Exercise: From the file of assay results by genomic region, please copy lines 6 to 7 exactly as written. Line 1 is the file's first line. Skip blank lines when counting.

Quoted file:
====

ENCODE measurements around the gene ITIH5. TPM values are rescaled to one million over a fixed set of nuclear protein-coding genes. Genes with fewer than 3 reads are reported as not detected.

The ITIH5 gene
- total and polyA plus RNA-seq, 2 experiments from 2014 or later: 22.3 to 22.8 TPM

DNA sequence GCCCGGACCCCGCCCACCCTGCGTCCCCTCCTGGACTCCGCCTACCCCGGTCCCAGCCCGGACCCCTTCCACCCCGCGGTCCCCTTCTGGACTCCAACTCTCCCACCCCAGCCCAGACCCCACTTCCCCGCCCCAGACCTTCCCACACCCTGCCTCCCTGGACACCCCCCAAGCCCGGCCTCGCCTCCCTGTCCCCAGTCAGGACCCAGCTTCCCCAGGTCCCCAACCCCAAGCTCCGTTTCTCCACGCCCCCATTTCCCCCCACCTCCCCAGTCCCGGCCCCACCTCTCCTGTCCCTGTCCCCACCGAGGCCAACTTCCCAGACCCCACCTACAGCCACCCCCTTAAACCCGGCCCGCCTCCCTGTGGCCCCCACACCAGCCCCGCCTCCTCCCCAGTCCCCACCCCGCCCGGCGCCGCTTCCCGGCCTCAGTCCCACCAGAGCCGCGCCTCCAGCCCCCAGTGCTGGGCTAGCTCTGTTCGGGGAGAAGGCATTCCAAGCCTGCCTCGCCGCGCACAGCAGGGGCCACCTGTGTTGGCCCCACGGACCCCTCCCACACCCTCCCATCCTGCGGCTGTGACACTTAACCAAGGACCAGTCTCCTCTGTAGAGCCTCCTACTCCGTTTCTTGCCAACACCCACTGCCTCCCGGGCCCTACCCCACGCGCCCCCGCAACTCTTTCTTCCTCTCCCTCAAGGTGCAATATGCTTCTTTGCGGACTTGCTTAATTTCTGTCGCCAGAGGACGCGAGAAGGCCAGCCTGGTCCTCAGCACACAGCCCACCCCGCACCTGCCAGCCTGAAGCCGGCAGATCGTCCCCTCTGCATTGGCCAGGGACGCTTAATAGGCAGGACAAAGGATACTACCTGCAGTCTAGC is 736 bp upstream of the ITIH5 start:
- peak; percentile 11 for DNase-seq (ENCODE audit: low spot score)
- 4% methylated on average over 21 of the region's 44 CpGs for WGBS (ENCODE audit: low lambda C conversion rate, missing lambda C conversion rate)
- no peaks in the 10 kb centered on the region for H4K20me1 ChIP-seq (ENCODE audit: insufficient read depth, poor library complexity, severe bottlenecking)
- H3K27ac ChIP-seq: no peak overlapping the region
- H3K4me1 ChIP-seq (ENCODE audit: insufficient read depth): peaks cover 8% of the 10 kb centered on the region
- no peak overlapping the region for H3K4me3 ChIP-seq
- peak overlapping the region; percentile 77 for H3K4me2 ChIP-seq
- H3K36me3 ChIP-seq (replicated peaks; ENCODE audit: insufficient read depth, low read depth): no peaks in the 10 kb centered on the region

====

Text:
- 4% methylated on average over 21 of the region's 44 CpGs for WGBS (ENCODE audit: low lambda C conversion rate, missing lambda C conversion rate)
- no peaks in the 10 kb centered on the region for H4K20me1 ChIP-seq (ENCODE audit: insufficient read depth, poor library complexity, severe bottlenecking)